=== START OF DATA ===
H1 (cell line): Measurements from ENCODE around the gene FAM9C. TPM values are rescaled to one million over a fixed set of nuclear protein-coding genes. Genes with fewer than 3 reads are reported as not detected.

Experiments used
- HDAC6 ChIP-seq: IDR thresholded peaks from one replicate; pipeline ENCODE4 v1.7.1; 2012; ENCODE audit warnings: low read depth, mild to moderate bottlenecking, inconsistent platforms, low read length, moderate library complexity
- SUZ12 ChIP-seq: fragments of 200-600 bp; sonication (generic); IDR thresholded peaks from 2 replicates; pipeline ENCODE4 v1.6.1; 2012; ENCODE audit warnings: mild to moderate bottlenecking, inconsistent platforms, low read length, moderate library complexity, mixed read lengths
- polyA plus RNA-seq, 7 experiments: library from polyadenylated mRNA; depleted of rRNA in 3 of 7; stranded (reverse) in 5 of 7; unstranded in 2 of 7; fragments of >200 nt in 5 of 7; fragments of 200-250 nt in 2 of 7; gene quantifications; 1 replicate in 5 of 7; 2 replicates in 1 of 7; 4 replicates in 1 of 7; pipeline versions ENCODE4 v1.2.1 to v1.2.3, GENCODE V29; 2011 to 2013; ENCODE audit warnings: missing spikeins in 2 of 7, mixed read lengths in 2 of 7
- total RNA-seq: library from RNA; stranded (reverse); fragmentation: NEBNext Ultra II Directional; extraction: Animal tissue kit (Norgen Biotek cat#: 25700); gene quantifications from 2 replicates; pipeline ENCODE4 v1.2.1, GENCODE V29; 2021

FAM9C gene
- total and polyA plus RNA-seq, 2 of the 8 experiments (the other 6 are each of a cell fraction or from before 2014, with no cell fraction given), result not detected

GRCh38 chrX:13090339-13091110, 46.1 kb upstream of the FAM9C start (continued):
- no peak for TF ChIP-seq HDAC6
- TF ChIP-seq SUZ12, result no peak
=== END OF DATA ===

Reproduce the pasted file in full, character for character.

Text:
H1 (cell line): Measurements from ENCODE around the gene FAM9C. TPM values are rescaled to one million over a fixed set of nuclear protein-coding genes. Genes with fewer than 3 reads are reported as not detected.

Experiments used
- HDAC6 ChIP-seq: IDR thresholded peaks from one replicate; pipeline ENCODE4 v1.7.1; 2012; ENCODE audit warnings: low read depth, mild to moderate bottlenecking, inconsistent platforms, low read length, moderate library complexity
- SUZ12 ChIP-seq: fragments of 200-600 bp; sonication (generic); IDR thresholded peaks from 2 replicates; pipeline ENCODE4 v1.6.1; 2012; ENCODE audit warnings: mild to moderate bottlenecking, inconsistent platforms, low read length, moderate library complexity, mixed read lengths
- polyA plus RNA-seq, 7 experiments: library from polyadenylated mRNA; depleted of rRNA in 3 of 7; stranded (reverse) in 5 of 7; unstranded in 2 of 7; fragments of >200 nt in 5 of 7; fragments of 200-250 nt in 2 of 7; gene quantifications; 1 replicate in 5 of 7; 2 replicates in 1 of 7; 4 replicates in 1 of 7; pipeline versions ENCODE4 v1.2.1 to v1.2.3, GENCODE V29; 2011 to 2013; ENCODE audit warnings: missing spikeins in 2 of 7, mixed read lengths in 2 of 7
- total RNA-seq: library from RNA; stranded (reverse); fragmentation: NEBNext Ultra II Directional; extraction: Animal tissue kit (Norgen Biotek cat#: 25700); gene quantifications from 2 replicates; pipeline ENCODE4 v1.2.1, GENCODE V29; 2021

FAM9C gene
- total and polyA plus RNA-seq, 2 of the 8 experiments (the other 6 are each of a cell fraction or from before 2014, with no cell fraction given), result not detected

GRCh38 chrX:13090339-13091110, 46.1 kb upstream of the FAM9C start (continued):
- no peak for TF ChIP-seq HDAC6
- TF ChIP-seq SUZ12, result no peak